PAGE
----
Metro Weekly

Transgender service members ask D.C. Circuit Court of Appeals to keep blocking Trump’s military ban

Federal judges have previously ruled plaintiffs have a likelihood of success in arguing ban is unconstitutional

E. Barrett Prettyman U.S. Courthouse and William B. Bryant Annex, home to the D.C. Circuit Court of Appeals – Photo: Bin im Garten, via Wikimedia.

Five transgender service members have asked the U.S. Court of Appeals for the District of Columbia Circuit to maintain a preliminary injunction that prevents the Trump administration from banning a majority of transgender individuals from serving in the U.S. military.

The plaintiffs’ lawsuit, known as Doe v. Trump, contends that the proposed ban on transgender service members is both discriminatory, violating their rights to equal protection and due process under the Fifth Amendment, and does nothing to promote military readiness or foster unit cohesion — arguments that the government has attempted to use to justify such a ban.

The plaintiffs are being represented by the National Center for Lesbian Rights and GLBTQ Legal Advocates & Defenders. On Monday, GLAD Transgender Rights Project Director Jennifer Levi argued on the plaintiffs’ behalf before the D.C. Circuit.

In her arguments, she urged the court to keep in place a preliminary injunction, issued by Judge Colleen Kollar-Kotelly of the U.S. District Court for the District of Columbia in October 2017, prohibiting the Trump administration from implementing the ban as long as it is being litigated in the courts.

Since that time, the Trump administration has asked Kollar-Kotelly three separate times to stay or dissolve the injunction, most recently on Nov. 30, 2018, when it asked for a stay while it asks the Supreme Court to take up the case before any lower court has issued ruling on the ban’s constitutionality. 

In each instance, the Justice Department has argued that an implementation plan rolled out by Defense Secretary Jim Mattis in March 2018 is substantially different from President Trump’s June 2017 announcement, via Twitter, of a blanket ban on all transgender service members. 

Unlike Trump’s categorical ban on transgender service members, the so-called “Mattis Plan” claims that only those out transgender individuals who have been either diagnosed with “gender dysphoria” or those who have undergone a “gender transition,” including receiving hormones or gender confirmation surgery, will be forcibly discharged.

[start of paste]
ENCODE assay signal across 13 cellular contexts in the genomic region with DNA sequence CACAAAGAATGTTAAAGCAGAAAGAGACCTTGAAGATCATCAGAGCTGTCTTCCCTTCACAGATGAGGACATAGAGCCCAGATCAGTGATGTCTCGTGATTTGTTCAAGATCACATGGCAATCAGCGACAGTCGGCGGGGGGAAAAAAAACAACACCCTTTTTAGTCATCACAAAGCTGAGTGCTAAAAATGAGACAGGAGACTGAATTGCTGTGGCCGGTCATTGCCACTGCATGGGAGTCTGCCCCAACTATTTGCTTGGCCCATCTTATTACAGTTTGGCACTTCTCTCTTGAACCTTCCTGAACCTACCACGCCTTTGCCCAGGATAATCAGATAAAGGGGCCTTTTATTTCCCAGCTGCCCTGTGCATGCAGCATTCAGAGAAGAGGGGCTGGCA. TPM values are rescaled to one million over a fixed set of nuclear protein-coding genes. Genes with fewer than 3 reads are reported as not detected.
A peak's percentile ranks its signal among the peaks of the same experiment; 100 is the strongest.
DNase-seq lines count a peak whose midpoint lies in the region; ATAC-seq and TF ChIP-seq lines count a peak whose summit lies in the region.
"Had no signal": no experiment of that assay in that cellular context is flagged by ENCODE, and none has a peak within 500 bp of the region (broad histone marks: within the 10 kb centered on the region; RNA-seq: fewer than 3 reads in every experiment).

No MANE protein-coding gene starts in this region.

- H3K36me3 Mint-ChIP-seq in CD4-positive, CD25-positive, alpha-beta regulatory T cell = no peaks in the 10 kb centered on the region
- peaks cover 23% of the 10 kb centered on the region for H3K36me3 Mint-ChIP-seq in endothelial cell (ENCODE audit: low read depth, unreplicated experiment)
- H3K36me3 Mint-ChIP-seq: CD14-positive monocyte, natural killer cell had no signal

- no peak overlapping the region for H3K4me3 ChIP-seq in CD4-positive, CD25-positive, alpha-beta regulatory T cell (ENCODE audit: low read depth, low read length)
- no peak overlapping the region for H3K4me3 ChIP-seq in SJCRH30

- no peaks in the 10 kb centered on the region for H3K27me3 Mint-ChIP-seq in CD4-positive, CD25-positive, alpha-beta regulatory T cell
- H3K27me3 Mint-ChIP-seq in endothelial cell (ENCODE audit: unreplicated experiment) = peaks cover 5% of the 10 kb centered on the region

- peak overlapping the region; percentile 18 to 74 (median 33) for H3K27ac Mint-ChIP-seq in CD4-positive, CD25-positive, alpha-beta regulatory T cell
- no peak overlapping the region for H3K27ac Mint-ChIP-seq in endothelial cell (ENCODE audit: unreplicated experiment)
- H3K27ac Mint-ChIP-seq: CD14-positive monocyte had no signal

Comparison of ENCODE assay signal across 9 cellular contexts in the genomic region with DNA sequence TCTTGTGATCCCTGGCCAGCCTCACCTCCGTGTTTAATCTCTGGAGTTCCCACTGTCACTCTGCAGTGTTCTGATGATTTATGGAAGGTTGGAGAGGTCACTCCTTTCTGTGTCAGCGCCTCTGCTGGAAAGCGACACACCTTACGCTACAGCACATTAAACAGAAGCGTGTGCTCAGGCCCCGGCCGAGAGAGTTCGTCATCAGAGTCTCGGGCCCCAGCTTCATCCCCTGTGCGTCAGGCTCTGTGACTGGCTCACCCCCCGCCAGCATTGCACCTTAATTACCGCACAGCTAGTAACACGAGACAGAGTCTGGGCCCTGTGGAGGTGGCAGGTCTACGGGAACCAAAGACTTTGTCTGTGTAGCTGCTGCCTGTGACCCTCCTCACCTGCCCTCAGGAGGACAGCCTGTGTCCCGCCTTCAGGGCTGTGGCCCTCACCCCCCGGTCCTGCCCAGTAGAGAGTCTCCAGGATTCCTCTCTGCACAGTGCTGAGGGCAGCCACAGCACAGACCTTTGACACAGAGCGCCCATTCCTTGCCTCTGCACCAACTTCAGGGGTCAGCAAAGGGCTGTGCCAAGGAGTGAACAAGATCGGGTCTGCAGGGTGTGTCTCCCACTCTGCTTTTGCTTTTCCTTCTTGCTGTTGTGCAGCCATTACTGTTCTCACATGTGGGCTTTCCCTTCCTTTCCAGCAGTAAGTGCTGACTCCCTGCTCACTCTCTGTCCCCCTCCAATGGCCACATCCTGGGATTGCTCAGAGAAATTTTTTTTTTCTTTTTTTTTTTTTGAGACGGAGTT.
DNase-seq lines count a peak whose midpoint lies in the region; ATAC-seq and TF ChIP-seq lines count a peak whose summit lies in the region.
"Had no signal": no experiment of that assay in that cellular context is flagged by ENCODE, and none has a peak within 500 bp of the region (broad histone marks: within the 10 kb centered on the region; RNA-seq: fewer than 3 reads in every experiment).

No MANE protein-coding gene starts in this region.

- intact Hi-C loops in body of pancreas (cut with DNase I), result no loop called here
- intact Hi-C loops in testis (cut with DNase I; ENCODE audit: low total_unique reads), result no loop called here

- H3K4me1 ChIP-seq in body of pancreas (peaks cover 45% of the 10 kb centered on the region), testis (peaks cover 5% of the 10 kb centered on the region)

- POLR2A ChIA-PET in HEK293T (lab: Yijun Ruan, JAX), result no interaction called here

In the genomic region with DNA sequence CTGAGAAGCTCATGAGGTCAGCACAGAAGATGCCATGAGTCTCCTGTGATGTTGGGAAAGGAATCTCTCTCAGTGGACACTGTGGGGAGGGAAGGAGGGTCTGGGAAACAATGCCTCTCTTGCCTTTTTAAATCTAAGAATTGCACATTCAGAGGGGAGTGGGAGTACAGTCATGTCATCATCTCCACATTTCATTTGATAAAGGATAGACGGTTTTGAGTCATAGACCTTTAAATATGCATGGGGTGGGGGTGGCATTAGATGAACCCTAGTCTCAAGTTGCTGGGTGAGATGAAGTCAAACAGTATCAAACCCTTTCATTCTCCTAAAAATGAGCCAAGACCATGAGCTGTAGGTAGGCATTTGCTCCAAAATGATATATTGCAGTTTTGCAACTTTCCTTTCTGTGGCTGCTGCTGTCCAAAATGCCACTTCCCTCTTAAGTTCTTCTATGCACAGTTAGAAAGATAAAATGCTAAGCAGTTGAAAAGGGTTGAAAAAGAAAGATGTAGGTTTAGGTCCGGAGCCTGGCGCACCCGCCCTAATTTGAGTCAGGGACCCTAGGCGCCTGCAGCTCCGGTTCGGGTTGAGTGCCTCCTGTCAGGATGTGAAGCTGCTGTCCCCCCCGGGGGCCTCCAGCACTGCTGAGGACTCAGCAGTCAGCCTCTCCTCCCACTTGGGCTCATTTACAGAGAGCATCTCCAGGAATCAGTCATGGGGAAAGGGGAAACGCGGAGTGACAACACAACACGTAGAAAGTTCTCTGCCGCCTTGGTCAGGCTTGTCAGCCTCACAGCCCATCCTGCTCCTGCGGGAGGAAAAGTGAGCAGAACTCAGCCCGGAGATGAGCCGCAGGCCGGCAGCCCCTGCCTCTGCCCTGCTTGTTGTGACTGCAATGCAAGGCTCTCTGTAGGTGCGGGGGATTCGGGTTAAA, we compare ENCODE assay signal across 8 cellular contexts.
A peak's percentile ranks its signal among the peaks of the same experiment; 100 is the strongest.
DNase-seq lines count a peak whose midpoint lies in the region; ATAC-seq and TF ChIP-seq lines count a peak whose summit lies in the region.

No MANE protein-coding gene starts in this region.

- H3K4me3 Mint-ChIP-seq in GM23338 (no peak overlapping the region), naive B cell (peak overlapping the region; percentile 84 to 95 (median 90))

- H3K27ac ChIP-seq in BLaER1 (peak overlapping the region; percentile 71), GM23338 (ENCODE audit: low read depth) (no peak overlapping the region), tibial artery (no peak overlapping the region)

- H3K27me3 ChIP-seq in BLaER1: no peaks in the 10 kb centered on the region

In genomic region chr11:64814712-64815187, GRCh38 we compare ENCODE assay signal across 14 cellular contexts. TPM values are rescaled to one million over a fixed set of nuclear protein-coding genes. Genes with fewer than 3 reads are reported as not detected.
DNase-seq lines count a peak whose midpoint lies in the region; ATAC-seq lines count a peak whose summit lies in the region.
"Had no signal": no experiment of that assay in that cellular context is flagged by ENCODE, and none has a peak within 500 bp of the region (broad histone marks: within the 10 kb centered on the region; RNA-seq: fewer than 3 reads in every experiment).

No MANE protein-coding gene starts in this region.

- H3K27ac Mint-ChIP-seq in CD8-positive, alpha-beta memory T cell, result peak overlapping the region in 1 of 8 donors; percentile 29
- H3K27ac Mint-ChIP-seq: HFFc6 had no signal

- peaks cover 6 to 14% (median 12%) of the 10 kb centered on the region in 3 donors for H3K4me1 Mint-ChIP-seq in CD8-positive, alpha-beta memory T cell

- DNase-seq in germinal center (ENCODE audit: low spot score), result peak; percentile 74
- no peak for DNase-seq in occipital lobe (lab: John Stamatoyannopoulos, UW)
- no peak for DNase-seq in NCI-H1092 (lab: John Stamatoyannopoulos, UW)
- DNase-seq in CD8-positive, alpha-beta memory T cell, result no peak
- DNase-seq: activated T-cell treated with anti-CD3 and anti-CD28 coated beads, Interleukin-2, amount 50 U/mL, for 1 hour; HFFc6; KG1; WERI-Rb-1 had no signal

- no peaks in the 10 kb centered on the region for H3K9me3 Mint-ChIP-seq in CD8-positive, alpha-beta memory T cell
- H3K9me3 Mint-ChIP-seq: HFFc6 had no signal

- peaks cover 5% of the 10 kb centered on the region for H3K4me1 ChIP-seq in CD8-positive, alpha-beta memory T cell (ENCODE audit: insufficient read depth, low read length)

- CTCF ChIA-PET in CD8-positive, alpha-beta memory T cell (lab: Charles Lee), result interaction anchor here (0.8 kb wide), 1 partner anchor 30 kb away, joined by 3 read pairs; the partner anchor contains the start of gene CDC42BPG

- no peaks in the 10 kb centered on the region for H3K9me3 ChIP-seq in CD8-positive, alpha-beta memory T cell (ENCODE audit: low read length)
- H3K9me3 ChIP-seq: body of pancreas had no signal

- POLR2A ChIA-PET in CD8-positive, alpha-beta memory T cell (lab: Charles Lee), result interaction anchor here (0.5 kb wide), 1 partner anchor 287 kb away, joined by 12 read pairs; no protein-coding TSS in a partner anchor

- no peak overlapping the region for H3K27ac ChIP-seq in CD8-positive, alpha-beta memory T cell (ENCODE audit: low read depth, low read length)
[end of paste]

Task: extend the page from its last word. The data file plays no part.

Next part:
According to the Trump administration and the Pentagon, the presence of out transgender service members is detrimental to military readiness, as they are not considered deployable at a moment’s notice.

But Kollar-Kotelly has repeatedly found that the “Mattis Plan” is no different from Trump’s categorical broad-based ban on transgender individuals, finding that it would only allow transgender individuals to continue serving if they effectively denied their identity.

“[T]olerating a person with a certain characteristic only on the condition that they renounce that characteristic is the same as not tolerating them at all,” Kollar-Kotelly wrote in her original ruling.

“The government is playing word games by arguing that transgender people can serve in their birth sex. That is a contradiction in terms,” Levi said in a statement following Monday’s oral arguments. “This is not a game. What’s at stake here is the lives of dedicated service members, who are willing and able to serve — and are prepared to make the ultimate sacrifice for their country.”

Doe v. Trump is one of four separate lawsuits currently challenging the proposed ban. In each of the cases, federal judges have issued nationwide preliminary injunctions blocking the Pentagon from implementing the “Mattis Plan.”

Those judges also found that the plaintiffs challenging the ban — whether service members, ROTC members, military academy students, or enlistees — would likely prevail on their claim that the ban is unconstitutional and violates their rights.

“Throughout this case, I have been privileged to meet and represent courageous young people who want nothing more than to meet the military’s high standards and to serve their country,” NCLR Legal Director Shannon Minter said in a statement. “Instead, they have been swept up in a discriminatory political firestorm that has nothing to do with either what’s best for the military or their ability to serve. Their futures and who we are as a country are at stake.”

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